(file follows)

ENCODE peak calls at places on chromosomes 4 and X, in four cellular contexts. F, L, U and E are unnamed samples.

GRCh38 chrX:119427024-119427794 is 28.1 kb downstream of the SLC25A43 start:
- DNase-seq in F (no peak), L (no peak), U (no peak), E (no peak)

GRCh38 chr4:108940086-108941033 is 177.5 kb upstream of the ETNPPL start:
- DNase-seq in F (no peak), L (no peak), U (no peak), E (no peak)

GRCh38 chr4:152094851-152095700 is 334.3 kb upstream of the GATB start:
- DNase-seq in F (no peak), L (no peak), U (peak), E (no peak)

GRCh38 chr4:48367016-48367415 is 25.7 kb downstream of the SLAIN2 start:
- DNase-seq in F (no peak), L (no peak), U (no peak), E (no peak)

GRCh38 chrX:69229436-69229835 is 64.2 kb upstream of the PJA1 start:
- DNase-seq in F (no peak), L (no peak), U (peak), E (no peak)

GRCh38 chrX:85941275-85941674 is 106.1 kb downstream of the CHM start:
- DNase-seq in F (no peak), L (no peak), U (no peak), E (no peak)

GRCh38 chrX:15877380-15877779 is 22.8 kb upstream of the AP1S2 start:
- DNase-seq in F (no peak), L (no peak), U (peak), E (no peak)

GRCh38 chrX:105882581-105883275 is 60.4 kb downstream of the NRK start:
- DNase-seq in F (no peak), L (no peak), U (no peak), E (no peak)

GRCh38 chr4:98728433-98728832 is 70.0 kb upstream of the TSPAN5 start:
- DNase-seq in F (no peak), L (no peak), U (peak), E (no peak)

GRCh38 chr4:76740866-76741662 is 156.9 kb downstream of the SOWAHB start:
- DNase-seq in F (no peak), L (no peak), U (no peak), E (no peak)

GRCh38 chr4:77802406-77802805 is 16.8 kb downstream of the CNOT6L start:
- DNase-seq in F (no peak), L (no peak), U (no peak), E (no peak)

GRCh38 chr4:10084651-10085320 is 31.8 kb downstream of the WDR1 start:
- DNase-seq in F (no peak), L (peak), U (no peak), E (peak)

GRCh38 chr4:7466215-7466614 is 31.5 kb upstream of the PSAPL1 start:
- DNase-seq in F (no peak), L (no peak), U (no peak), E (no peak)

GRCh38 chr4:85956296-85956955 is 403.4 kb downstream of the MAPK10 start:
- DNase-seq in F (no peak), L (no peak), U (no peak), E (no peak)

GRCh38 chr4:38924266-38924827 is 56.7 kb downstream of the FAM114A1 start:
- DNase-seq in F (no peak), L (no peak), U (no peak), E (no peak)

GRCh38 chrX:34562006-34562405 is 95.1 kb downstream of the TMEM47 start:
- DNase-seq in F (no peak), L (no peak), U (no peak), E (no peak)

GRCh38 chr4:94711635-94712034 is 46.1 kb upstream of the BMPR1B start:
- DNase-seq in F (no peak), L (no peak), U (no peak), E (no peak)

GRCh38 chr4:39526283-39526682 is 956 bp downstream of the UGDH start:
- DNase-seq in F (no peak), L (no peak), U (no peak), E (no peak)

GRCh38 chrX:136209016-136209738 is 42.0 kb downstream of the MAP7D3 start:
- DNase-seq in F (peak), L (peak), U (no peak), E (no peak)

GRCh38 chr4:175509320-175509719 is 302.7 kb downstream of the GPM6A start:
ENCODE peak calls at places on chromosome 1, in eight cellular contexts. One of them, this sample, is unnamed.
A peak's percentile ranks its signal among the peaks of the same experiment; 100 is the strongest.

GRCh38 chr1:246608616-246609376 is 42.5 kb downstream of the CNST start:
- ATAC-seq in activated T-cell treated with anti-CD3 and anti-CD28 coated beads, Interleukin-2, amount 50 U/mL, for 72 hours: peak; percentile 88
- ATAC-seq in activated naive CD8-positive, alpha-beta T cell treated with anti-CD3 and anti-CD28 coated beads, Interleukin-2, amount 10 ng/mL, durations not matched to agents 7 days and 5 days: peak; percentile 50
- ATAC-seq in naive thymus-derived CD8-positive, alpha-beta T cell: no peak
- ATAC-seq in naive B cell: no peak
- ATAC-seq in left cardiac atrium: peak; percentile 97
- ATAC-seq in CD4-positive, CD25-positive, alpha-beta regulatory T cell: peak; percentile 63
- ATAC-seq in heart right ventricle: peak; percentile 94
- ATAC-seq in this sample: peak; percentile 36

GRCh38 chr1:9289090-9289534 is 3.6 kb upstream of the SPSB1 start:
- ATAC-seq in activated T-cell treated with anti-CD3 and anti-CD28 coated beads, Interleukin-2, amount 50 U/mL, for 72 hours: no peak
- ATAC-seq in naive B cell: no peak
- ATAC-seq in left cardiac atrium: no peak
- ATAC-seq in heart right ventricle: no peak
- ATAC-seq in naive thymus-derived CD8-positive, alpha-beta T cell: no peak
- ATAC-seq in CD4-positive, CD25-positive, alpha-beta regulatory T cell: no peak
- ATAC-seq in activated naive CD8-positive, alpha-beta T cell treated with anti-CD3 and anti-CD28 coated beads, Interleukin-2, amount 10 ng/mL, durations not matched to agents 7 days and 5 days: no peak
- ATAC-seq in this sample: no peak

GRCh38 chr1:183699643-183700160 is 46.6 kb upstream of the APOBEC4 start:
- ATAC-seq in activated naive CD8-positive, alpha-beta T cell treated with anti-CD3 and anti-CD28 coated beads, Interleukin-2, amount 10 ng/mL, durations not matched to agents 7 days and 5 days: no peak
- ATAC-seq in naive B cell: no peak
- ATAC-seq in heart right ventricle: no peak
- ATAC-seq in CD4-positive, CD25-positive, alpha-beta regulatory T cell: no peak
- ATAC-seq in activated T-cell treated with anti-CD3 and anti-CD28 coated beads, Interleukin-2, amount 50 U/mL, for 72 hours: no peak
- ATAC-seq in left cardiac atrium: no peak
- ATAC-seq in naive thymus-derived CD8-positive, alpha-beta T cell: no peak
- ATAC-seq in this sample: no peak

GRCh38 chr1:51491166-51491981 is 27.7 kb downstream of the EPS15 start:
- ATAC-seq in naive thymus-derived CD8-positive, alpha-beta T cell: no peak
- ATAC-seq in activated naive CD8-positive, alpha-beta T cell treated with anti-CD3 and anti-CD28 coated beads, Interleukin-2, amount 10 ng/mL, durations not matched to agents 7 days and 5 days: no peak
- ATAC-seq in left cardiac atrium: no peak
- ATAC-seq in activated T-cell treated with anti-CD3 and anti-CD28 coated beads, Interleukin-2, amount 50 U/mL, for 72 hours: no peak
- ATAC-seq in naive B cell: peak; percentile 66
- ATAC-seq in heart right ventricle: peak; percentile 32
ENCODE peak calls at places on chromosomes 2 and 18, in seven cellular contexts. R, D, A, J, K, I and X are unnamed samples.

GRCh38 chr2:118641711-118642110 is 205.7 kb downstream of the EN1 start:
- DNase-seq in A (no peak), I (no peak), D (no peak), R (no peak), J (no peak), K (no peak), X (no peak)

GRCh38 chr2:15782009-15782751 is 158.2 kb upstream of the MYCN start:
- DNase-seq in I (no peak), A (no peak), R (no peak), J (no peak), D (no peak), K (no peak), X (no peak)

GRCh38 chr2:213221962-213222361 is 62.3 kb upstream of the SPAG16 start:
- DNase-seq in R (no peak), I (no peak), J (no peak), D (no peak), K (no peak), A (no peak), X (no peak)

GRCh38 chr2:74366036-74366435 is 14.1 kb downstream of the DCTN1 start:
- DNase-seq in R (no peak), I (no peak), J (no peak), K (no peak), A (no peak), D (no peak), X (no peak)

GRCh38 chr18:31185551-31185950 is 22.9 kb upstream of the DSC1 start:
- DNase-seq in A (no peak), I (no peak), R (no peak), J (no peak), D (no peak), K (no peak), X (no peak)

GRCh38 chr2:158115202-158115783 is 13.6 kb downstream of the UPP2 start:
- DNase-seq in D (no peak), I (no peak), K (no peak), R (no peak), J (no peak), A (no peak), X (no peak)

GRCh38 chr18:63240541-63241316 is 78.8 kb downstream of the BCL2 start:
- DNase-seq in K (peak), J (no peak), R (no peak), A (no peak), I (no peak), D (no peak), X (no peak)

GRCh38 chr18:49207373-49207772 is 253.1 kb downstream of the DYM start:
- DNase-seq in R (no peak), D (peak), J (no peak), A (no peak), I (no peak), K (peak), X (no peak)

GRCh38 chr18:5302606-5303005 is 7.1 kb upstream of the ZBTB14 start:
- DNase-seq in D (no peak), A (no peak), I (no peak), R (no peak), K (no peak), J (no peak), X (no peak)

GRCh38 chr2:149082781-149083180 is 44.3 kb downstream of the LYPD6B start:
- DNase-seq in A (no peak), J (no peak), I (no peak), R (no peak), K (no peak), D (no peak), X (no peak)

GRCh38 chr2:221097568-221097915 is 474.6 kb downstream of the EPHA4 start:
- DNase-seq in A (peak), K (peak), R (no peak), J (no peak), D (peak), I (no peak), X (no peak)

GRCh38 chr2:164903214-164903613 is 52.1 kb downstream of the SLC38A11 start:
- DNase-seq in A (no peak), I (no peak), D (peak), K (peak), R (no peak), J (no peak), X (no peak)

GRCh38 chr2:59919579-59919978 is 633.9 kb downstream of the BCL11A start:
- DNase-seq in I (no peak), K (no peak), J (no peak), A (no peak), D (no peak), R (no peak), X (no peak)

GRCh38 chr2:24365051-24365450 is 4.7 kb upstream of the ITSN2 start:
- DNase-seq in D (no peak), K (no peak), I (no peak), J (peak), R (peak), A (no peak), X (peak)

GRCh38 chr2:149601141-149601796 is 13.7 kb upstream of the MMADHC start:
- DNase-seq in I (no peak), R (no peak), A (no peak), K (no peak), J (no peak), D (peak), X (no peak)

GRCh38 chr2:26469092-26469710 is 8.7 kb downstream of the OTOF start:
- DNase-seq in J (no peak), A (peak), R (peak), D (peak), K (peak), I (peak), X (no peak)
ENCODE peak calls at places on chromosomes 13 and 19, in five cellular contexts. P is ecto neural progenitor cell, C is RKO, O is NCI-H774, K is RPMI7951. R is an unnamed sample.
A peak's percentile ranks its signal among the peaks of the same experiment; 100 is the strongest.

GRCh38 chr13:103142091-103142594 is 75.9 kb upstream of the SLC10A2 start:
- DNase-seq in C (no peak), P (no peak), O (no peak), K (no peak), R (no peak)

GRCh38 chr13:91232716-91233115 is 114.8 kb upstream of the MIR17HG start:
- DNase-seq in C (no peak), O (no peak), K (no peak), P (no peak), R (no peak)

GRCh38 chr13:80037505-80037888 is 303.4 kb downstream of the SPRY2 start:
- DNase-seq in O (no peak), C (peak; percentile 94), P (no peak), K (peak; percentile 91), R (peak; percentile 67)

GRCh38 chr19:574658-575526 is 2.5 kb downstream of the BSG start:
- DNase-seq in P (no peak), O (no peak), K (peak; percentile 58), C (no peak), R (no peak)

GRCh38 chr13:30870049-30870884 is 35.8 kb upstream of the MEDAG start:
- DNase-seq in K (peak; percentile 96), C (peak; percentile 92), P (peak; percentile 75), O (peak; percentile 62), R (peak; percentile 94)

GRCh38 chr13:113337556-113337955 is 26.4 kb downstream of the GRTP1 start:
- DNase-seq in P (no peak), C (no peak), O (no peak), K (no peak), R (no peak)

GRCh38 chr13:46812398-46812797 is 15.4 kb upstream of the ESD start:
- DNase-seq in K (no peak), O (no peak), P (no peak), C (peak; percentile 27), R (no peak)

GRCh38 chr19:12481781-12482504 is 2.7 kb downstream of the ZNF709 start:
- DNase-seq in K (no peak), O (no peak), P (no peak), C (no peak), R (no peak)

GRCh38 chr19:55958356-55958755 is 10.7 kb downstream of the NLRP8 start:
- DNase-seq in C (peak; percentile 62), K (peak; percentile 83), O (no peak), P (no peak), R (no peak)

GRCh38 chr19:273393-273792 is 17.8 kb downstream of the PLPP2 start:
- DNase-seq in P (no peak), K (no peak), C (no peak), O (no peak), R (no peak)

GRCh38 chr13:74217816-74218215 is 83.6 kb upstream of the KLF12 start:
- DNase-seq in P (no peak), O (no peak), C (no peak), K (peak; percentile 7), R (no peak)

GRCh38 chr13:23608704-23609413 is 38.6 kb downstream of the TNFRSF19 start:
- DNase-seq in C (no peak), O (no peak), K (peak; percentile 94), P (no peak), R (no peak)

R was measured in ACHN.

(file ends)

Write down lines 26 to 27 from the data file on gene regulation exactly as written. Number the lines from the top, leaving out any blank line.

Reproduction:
GRCh38 chr4:7466215-7466614 is 31.5 kb upstream of the PSAPL1 start:
- DNase-seq in F (no peak), L (no peak), U (no peak), E (no peak)